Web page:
Peter Kenyon

Peter Kenyon is NPR's international correspondent based in Istanbul, Turkey.

Prior to taking this assignment in 2010, Kenyon spent five years in Cairo covering Middle Eastern and North African countries from Syria to Morocco. He was part of NPR's team recognized with two Alfred I. duPont-Columbia University awards for outstanding coverage of post-war Iraq.

In addition to regular stints in Iraq, he has followed stories to Yemen, Saudi Arabia, Syria, Lebanon, Bahrain, Qatar, Algeria, Morocco and other countries in the region.

Arriving at NPR in 1995, Kenyon spent six years in Washington, D.C., working in a variety of positions including as a correspondent covering the US Senate during President Bill Clinton's second term and the beginning of the President George W. Bush's administration.

Kenyon came to NPR from the Alaska Public Radio Network. He began his public radio career in the small fishing community of Petersburg, where he met his wife Nevette, a commercial fisherwoman.

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3:31am

Mon May 12, 2014
Parallels

Iran's President Gets Tepid Reception In First Year On The Job

Originally published on Mon May 12, 2014 10:17 am

Iran's President Hassan Rouhani speaks to a group of medical and nuclear experts in Tehran on Sunday.
Mohammad Berno AP

Almost a year into Hassan Rouhani's presidency, the wave of high expectations that marked his rise to power in Iran has given way to impatience from his supporters and increasing attacks from his critics.

As Iranian negotiators headed to New York last week for expert-level nuclear talks, conservatives spoke out in parliament and gathered at the old U.S. Embassy in Tehran for some of the boldest attacks yet on Rouhani's leadership. Until now, Supreme Leader Ayatollah Ali Khamenei has kept hardliners relatively quiet about the nuclear negotiations, which resume Tuesday in Vienna.

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3:24pm

Tue April 29, 2014
The Salt

In This Turkish Town, Liver (And Olive Oil Wrestling) Are King

Originally published on Wed April 30, 2014 10:55 am

Fried liver, an Edirne specialty.
Farzana Quaraishi Benabdeljalil Flickr

If we mention the northwestern Turkish city of Edirne, tucked up near the borders with Greece and Bulgaria, you may think, "Oh brother, not another story about olive oil wrestling."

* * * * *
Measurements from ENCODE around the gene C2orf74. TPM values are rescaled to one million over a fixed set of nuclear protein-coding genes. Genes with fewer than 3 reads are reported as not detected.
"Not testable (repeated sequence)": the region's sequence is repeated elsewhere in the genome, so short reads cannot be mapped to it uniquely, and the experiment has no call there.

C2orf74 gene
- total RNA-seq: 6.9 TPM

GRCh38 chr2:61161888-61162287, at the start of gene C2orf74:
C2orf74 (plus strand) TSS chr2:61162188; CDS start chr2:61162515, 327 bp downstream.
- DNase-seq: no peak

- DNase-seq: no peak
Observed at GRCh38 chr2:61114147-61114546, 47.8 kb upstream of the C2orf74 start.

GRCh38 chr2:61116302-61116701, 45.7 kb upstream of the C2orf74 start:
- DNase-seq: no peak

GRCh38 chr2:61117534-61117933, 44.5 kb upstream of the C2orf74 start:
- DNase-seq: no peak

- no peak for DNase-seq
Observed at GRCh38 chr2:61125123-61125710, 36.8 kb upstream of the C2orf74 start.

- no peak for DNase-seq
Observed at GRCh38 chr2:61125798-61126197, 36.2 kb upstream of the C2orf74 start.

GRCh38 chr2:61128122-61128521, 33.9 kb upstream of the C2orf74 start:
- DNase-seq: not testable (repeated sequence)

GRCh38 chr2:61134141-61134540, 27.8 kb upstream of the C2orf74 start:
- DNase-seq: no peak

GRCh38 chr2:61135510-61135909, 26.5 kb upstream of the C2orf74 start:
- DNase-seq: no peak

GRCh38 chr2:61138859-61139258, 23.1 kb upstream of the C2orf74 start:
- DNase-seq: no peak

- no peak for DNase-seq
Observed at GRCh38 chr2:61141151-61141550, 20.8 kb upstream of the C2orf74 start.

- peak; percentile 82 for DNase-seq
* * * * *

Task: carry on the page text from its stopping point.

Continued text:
Yes, it's true that each summer for the last 650 or so years Edirne has hosted the Kirkpinar Olive Oil Wrestling Festival, in which half-naked men slathered in fragrant oil grapple in the grass. It's activity that's even recognized as a UNESCO Heritage Event.

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2:16am

Tue April 29, 2014
Parallels

With Dogs And Batons, Bulgaria Tells Syrian Refugees To Turn Back

Originally published on Wed April 30, 2014 12:05 pm

At Harmanli Camp in Bulgaria, hundred of asylum seekers — mostly from Syria and Afghanistan — live in reconfigured shipping containers and decommissioned military schools. The poor country is ill-equipped to deal with the influx of refugees from Syria.
Jodi Hilton for NPR

Some countries in Syria's neighborhood are feeling inundated with refugees, and countries like Greece are making it harder for them to enter the country. Now Bulgaria has followed suit, with growing reports of Syrian refugees facing violent beatings, according to a new report by Human Rights Watch.

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3:31pm

Thu April 24, 2014
Asia

Internet Freedom Debate Stokes Rivalry Between Turkey's Top Two

Originally published on Thu April 24, 2014 6:17 pm

Transcript

AUDIE CORNISH, HOST:

Turkey has seen its share of political controversies lately, including large protests and a government ban of Twitter. Despite that, the ruling party appears to be maintaining its popularity. But now it may face a split in its highest ranks. There's competition brewing between its two main figures: President Abdullah Gul and Prime Minister Recep Tayyip Erdogan.

NPR's Peter Kenyon reports from Istanbul that many are wary of Erdogan's growing power.

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5:11am

Fri April 11, 2014
Europe

A Trip Into Odessa's Rich, Dark History

Originally published on Fri April 11, 2014 6:37 am

As Ukraine seeks international help to bring Crimea back from Russian control, residents of Odessa watching warily. The historic Black Sea port has been conquered repeatedly throughout history.

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